Contrary to conventional wisdom, the most important and consequential election in Louisiana history wasn’t when the crook beat the klansman for governor in 1991. It was when David Duke won, two years prior, a special election to represent state House District 81, the beginning of an improbable political ascent that had struck such fear into the national Republican Party both the President of the United States, George H. W. Bush, and the former President of the United States, Ronald Reagan, recorded messages to every District 81 voter with a working phone line: Whatever you do, they urged, please don’t vote for the racist.
Ronald Reagan violated his own 11th commandment. It backfired. The overwhelmingly conservative and overwhelmingly white electorate in District 81 didn’t appreciate national politicians telling them how to vote.
In each of his three major elections in Louisiana, David Duke carried the majority of white voters. Campaign consultants took notice. Duke’s anti-government, pro-business, nativist populism could be a winning message, if it were delivered by a different messenger. Duke narrowly lost his bids for U.S. Senate and governor not merely because enough voters were repulsed by his virulent racism but also because enough voters understood that David Duke was bad for business and, perhaps just as importantly for some, bad for college athletics.
“Increasingly worried about how Duke’s image was hurting the state’s ability to attract economic development, New Orleans businessman Dave Dixon paid for a series of TV spots. In them, he explained how David Duke in the Governor’s Mansion could negatively effect LSU’s ability to attract top athletes,” writes The Bayou Brief‘s Mitch Rabalais in a recent column on LAPolitics, where he also serves as a paid contributor.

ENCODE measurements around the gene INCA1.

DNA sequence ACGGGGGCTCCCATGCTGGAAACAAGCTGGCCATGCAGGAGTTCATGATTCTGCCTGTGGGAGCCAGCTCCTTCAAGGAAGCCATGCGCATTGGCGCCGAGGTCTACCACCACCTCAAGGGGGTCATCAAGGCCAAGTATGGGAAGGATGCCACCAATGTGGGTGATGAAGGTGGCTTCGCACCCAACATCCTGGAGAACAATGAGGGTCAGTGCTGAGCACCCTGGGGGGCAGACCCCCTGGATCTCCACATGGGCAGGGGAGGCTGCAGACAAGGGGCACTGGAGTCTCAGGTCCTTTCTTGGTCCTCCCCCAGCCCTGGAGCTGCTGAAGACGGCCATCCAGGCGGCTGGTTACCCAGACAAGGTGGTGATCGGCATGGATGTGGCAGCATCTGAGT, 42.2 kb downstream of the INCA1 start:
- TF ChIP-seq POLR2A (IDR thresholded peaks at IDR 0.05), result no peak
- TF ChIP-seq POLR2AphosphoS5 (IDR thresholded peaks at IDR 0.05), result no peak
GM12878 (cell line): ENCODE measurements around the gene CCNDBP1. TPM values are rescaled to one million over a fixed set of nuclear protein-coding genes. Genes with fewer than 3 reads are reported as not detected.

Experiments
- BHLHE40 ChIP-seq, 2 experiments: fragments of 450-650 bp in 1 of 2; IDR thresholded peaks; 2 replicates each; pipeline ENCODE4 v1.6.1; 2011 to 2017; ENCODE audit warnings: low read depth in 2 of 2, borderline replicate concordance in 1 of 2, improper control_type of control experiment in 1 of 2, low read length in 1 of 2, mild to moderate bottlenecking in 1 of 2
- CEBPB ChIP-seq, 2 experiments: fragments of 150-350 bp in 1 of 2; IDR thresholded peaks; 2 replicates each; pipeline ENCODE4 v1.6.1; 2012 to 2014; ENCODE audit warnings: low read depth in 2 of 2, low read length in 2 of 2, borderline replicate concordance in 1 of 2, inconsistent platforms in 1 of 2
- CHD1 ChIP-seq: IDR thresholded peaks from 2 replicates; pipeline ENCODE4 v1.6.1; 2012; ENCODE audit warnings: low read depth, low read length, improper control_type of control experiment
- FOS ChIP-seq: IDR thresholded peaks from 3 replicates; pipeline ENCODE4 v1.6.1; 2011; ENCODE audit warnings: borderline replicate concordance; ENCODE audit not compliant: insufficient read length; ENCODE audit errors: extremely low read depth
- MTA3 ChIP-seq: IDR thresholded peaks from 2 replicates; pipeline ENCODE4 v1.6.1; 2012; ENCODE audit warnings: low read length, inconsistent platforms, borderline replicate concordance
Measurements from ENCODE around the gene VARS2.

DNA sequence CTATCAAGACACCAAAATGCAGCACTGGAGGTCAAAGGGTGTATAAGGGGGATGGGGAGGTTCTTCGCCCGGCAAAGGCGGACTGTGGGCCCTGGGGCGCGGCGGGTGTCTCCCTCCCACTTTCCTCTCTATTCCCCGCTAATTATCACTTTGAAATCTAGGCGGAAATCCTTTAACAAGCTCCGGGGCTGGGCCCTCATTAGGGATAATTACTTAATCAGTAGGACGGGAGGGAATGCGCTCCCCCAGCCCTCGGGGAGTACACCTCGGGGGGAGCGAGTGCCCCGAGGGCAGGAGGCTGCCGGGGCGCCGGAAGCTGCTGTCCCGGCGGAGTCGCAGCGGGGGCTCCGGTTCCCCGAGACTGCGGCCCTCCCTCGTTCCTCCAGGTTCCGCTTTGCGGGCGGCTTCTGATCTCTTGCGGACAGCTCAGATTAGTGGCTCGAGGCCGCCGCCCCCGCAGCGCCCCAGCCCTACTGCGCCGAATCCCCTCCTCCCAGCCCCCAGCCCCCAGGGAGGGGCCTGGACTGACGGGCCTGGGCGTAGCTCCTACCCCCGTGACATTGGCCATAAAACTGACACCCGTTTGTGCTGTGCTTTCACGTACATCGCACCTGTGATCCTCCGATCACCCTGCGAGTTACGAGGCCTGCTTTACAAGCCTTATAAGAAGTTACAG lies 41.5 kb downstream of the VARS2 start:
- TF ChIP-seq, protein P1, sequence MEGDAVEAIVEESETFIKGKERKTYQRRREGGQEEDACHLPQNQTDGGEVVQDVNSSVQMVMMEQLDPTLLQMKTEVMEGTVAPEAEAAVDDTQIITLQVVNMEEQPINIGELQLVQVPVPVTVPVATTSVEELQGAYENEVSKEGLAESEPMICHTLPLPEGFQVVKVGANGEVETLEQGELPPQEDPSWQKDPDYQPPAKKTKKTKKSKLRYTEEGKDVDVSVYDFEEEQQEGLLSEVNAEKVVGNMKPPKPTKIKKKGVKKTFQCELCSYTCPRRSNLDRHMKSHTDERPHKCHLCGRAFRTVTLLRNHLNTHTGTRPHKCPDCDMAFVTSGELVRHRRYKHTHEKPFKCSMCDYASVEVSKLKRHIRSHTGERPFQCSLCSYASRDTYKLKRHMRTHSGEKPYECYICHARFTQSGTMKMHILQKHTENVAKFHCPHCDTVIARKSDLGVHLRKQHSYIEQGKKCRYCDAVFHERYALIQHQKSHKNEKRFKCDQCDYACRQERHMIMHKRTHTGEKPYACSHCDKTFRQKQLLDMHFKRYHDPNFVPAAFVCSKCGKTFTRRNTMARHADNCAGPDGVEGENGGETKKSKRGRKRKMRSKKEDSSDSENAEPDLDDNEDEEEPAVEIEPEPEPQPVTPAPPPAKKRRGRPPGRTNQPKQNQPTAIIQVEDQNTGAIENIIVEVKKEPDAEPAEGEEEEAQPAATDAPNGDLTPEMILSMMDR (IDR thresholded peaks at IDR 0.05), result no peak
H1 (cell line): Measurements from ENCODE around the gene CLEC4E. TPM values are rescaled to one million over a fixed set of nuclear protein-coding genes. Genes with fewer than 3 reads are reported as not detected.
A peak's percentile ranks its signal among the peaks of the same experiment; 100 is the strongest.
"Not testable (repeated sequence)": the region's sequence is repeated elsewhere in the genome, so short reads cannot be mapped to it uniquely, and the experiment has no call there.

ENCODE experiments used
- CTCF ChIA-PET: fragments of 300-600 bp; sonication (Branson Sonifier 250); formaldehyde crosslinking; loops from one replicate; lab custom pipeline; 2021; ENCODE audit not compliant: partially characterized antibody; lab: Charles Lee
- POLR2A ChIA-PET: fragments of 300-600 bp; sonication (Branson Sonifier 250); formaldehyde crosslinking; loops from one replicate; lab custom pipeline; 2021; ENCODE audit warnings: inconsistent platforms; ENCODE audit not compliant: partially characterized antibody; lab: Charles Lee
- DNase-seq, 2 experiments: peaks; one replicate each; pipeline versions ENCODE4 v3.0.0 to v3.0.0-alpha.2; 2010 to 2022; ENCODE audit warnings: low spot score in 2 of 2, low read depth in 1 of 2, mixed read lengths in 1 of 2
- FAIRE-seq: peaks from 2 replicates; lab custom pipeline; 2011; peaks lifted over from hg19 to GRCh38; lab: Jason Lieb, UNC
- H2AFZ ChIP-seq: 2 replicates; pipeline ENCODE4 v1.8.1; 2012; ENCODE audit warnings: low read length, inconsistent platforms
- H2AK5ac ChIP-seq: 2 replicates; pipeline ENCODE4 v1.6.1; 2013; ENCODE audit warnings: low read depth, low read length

“Dixon’s ads were effective and generated a fair bit of attention, and sportswriters covering LSU began asking players and coaches for their thoughts on the governor’s race. When approached, (Shaquille) O’Neal said, ‘I’m not into politics. I looked at LSU as a school when I came here. Now if David Duke were the coach and trying to recruit me, I’d have told him to take a hike.’”
1989 was also the year the state’s largest trade association, the Louisiana Association of Business and Industry (LABI), spun off four different political action committees, NorthPAC, SouthPAC, EastPAC, and WestPAC, all charged with the same simple mission: “help elect state and local candidates who truly understand the need to support job growth policies and economic development — and defeat those who do not.” Each of these PACs was seeded with significant contributions from LABI members.
In 1991, LABI announced that its four newly-minted PACs would be “big spenders” in that year’s elections and “would likely get involved in 100 to 115 legislative races,” pledging to pour in more than $1 million. But there was one particular election they sought to avoid, the most important one on the ballot, the race for governor.
“Who’s governor is not that important to business,” LABI’s president Dan Juneau, explained to The Shreveport Times two weeks before the run-off election. “Generally speaking, businesses don’t look at political factors. They look at the bottom line cost of doing business.”
It was an extraordinary statement, tacitly granting an excuse to members of his conservative business association who supported the former grand wizard of the Ku Klux Klan for governor, even if it meant forswearing one of his organization’s core beliefs: Of course it matters to LABI who is elected governor.